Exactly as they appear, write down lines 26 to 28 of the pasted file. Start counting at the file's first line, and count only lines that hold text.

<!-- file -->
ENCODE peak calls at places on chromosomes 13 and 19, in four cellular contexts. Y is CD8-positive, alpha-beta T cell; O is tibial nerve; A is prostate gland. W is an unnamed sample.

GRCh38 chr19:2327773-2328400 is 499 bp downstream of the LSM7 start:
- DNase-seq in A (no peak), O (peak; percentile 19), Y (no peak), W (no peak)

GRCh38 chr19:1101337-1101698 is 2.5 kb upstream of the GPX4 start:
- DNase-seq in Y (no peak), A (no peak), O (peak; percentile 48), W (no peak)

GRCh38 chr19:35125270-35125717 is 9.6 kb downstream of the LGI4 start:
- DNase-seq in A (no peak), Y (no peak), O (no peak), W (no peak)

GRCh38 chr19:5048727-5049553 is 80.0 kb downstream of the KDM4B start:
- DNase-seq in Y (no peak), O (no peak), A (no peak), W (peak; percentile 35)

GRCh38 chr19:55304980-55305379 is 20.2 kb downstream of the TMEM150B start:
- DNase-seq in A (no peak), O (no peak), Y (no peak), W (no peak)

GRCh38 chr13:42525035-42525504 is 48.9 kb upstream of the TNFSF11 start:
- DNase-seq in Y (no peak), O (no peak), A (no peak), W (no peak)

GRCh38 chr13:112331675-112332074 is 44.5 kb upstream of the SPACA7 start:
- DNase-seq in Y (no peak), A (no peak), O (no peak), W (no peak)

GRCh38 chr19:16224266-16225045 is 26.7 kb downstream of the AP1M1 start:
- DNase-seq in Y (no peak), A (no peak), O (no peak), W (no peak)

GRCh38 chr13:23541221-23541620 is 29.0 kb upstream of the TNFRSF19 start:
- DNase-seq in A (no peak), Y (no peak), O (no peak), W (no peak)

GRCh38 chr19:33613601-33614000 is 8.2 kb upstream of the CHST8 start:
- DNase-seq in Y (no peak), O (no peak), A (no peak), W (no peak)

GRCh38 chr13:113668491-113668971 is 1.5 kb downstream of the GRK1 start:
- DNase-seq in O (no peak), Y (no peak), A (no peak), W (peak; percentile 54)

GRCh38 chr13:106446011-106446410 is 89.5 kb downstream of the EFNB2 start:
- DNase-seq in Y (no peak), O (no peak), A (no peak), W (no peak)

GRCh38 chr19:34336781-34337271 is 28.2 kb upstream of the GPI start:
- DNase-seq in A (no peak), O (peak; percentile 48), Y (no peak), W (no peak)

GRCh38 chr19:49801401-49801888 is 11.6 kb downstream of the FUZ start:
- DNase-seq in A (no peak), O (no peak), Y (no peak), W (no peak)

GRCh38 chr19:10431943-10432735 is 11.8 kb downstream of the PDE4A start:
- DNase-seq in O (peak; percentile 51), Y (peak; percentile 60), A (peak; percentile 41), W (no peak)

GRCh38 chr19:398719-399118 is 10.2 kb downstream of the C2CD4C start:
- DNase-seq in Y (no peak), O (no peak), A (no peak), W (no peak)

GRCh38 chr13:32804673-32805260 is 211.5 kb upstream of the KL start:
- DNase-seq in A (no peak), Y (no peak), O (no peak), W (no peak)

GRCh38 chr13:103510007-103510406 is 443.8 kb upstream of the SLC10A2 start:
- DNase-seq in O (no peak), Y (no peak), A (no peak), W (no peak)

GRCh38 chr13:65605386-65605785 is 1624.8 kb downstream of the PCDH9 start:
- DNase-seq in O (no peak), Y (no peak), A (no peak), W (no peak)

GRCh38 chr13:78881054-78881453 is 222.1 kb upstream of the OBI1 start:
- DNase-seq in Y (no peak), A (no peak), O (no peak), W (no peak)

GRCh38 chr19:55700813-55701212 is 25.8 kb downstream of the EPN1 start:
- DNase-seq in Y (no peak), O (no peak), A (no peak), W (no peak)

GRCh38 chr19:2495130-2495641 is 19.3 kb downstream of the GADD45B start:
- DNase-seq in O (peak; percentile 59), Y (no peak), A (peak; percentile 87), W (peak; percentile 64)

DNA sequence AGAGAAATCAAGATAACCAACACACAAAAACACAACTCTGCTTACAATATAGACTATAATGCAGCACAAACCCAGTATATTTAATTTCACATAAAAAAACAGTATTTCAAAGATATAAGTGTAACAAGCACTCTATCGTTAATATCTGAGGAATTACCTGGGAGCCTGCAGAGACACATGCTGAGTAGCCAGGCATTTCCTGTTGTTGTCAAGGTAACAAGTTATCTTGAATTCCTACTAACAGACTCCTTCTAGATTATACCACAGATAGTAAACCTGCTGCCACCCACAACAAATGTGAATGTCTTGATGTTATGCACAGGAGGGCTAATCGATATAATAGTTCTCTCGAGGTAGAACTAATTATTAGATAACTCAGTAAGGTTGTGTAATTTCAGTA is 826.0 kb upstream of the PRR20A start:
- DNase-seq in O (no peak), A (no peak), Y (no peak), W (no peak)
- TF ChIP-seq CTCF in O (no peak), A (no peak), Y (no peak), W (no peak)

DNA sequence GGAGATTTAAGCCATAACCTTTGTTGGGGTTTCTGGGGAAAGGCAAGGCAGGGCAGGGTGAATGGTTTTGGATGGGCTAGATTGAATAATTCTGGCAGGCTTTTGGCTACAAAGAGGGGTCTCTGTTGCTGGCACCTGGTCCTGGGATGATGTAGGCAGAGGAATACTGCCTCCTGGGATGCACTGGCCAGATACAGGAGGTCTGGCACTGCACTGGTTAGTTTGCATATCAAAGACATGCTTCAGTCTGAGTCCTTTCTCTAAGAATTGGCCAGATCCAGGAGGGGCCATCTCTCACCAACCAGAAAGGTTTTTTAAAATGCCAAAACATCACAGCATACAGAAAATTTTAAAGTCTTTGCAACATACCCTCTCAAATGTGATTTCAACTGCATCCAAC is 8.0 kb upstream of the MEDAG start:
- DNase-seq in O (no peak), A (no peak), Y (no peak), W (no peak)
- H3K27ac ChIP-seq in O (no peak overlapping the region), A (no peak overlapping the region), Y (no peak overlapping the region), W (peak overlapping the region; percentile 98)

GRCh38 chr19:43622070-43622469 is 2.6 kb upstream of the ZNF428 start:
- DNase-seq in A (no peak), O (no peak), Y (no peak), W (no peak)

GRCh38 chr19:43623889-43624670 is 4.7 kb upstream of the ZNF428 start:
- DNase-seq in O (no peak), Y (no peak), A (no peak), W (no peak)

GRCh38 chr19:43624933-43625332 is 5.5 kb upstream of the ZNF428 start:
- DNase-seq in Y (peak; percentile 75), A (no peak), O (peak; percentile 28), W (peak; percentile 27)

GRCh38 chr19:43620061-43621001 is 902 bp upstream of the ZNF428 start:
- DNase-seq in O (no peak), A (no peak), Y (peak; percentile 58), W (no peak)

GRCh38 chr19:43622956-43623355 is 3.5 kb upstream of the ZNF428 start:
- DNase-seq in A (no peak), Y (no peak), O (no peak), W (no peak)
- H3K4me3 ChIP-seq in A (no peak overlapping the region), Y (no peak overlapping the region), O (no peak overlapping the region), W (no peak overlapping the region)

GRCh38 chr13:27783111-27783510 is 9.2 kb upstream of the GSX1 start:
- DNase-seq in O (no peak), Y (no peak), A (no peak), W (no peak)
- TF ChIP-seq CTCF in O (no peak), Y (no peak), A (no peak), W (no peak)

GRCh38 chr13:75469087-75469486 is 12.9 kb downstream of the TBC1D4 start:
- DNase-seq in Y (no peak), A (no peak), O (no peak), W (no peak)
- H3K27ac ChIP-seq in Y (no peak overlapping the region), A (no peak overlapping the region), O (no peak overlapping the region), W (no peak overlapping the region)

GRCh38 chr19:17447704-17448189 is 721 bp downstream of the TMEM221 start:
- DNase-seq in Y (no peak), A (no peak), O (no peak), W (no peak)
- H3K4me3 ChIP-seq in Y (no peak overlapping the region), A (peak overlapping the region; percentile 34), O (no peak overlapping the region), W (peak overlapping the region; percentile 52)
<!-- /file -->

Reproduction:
GRCh38 chr19:34336781-34337271 is 28.2 kb upstream of the GPI start:
- DNase-seq in A (no peak), O (peak; percentile 48), Y (no peak), W (no peak)

GRCh38 chr19:49801401-49801888 is 11.6 kb downstream of the FUZ start: